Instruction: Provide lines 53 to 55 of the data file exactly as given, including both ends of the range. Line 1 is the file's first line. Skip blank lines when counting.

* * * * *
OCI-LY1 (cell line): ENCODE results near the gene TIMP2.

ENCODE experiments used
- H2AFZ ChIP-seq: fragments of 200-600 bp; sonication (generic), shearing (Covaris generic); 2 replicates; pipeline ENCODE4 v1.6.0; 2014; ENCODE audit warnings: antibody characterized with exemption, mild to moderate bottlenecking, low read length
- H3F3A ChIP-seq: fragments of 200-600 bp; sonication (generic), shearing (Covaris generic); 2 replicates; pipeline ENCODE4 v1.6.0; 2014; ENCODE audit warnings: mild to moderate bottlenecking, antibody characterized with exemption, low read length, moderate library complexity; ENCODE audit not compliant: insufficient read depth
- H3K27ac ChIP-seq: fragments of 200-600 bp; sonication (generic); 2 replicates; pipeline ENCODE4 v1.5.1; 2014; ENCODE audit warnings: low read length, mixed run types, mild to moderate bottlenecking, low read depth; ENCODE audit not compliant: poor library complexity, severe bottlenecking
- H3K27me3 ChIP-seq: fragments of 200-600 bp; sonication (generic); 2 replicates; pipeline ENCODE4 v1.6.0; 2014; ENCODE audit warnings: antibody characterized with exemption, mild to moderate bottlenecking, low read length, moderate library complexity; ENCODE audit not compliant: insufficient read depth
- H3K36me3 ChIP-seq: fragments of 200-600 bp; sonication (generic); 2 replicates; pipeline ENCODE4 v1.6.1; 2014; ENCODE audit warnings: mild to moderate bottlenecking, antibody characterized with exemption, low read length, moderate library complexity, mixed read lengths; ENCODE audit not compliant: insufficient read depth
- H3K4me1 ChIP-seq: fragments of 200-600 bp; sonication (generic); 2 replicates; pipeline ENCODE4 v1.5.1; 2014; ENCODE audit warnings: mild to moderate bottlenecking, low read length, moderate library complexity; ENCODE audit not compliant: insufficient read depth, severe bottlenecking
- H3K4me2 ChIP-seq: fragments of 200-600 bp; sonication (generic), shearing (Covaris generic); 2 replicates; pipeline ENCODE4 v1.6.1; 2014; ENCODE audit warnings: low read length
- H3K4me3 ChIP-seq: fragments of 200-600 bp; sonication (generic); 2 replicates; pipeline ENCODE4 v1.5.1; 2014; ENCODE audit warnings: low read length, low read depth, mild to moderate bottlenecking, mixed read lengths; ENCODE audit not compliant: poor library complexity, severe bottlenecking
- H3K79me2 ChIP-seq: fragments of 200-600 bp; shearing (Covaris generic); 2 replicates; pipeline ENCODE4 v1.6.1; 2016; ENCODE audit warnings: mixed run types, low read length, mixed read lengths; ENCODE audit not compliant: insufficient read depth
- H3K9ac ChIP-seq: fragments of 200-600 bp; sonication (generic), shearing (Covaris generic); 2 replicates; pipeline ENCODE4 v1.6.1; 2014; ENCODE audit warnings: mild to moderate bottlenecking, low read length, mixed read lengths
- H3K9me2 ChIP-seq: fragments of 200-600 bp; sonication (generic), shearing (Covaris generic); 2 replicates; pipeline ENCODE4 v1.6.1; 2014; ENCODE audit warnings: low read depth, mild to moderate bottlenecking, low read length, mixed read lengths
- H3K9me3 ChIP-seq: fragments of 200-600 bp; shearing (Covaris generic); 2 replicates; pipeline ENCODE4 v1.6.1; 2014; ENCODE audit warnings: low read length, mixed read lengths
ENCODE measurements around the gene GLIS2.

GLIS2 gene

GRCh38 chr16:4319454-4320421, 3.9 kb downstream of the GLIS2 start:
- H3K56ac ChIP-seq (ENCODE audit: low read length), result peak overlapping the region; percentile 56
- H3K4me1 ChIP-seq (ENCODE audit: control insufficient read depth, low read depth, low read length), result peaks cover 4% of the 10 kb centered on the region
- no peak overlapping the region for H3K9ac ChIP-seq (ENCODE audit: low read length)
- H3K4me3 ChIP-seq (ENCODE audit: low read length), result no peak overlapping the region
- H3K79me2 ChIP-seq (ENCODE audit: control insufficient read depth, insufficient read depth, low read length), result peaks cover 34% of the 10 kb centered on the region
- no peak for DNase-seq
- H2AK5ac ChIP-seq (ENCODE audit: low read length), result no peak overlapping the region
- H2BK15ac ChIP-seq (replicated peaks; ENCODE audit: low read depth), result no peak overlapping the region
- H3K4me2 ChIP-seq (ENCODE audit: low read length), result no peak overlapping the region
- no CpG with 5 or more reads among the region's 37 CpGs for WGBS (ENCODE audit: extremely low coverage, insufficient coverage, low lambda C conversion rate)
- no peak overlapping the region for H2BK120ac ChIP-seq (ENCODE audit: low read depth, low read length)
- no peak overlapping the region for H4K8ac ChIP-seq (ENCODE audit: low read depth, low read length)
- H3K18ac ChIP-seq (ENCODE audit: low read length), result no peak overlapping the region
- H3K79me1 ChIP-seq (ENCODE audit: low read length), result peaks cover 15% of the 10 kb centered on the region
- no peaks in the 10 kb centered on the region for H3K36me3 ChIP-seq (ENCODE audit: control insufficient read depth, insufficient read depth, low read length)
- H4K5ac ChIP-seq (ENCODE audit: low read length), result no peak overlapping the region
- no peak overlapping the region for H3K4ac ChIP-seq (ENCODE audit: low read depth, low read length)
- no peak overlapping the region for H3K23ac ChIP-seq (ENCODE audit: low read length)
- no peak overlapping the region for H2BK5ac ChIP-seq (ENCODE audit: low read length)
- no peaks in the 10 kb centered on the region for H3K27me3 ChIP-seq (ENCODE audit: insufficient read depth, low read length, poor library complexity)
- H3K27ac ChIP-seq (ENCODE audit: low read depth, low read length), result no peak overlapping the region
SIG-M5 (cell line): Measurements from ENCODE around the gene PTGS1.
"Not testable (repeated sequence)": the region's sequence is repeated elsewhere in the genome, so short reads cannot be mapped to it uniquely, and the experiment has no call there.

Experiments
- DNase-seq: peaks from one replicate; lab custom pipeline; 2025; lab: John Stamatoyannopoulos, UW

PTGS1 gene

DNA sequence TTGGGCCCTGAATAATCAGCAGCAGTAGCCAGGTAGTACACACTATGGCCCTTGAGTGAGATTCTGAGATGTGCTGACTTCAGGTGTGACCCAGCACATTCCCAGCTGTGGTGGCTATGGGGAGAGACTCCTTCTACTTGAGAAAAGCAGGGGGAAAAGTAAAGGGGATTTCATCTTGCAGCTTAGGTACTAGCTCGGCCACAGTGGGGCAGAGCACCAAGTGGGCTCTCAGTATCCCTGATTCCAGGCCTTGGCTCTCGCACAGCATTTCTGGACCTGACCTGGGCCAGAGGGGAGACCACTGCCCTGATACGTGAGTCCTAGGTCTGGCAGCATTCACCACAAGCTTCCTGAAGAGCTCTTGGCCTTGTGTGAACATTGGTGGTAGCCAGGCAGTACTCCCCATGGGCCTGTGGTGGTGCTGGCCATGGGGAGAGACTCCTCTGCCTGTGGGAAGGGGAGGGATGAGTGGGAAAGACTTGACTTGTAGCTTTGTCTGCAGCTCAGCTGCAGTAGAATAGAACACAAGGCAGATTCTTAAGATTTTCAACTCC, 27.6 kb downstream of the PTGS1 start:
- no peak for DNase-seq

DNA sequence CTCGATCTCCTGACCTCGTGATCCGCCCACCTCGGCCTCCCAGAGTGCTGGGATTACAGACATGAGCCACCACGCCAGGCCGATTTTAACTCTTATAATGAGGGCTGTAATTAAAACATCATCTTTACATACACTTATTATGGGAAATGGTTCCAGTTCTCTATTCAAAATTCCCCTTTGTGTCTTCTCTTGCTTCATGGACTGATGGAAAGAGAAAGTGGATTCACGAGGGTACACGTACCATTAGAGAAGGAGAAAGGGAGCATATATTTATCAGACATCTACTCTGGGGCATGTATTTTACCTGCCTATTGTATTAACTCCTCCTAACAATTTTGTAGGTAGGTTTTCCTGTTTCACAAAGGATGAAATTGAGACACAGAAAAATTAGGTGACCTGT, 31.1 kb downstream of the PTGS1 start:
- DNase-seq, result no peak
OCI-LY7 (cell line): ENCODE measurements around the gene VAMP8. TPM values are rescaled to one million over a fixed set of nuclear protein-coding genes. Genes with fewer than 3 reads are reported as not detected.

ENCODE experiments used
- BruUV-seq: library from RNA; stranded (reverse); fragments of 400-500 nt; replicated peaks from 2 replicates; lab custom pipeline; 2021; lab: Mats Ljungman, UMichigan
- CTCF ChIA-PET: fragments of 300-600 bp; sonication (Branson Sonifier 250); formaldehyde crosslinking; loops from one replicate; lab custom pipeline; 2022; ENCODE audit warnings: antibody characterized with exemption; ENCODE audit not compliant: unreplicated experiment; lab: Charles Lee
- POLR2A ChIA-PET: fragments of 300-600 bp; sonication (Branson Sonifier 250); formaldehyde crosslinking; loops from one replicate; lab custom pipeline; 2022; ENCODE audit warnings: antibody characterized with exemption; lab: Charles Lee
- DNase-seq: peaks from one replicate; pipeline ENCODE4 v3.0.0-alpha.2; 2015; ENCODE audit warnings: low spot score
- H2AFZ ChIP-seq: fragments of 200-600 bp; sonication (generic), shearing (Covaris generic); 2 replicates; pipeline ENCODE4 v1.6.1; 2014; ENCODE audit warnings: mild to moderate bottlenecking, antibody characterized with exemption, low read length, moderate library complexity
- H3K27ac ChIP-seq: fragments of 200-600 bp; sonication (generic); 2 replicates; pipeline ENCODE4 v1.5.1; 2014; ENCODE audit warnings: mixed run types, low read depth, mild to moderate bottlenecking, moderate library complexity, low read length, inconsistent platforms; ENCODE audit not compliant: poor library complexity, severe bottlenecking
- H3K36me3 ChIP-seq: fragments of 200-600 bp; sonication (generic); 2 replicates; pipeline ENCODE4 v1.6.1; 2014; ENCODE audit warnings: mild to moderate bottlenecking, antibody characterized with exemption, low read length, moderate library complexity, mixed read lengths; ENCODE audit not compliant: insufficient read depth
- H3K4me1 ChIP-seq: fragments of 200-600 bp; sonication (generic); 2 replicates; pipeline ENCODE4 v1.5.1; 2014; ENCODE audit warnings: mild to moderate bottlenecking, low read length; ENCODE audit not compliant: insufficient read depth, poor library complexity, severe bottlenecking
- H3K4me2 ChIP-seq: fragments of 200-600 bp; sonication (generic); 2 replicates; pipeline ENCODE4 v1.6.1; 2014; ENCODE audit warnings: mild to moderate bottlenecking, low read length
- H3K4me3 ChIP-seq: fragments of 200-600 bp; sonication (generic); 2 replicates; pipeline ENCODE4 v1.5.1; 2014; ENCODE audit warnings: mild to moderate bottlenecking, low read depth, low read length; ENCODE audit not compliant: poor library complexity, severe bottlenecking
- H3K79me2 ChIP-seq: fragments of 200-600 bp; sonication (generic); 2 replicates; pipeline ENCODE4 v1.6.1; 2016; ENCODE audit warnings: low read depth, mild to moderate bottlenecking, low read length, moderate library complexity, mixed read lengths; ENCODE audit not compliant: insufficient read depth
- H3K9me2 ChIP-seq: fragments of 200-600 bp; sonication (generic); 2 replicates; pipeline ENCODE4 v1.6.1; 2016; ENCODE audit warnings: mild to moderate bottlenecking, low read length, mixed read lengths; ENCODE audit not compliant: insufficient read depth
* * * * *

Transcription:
- DNase-seq: peaks from one replicate; pipeline ENCODE4 v3.0.0-alpha.2; 2015; ENCODE audit warnings: low spot score
- H2AFZ ChIP-seq: fragments of 200-600 bp; sonication (generic), shearing (Covaris generic); 2 replicates; pipeline ENCODE4 v1.6.1; 2014; ENCODE audit warnings: mild to moderate bottlenecking, antibody characterized with exemption, low read length, moderate library complexity
- H3K27ac ChIP-seq: fragments of 200-600 bp; sonication (generic); 2 replicates; pipeline ENCODE4 v1.5.1; 2014; ENCODE audit warnings: mixed run types, low read depth, mild to moderate bottlenecking, moderate library complexity, low read length, inconsistent platforms; ENCODE audit not compliant: poor library complexity, severe bottlenecking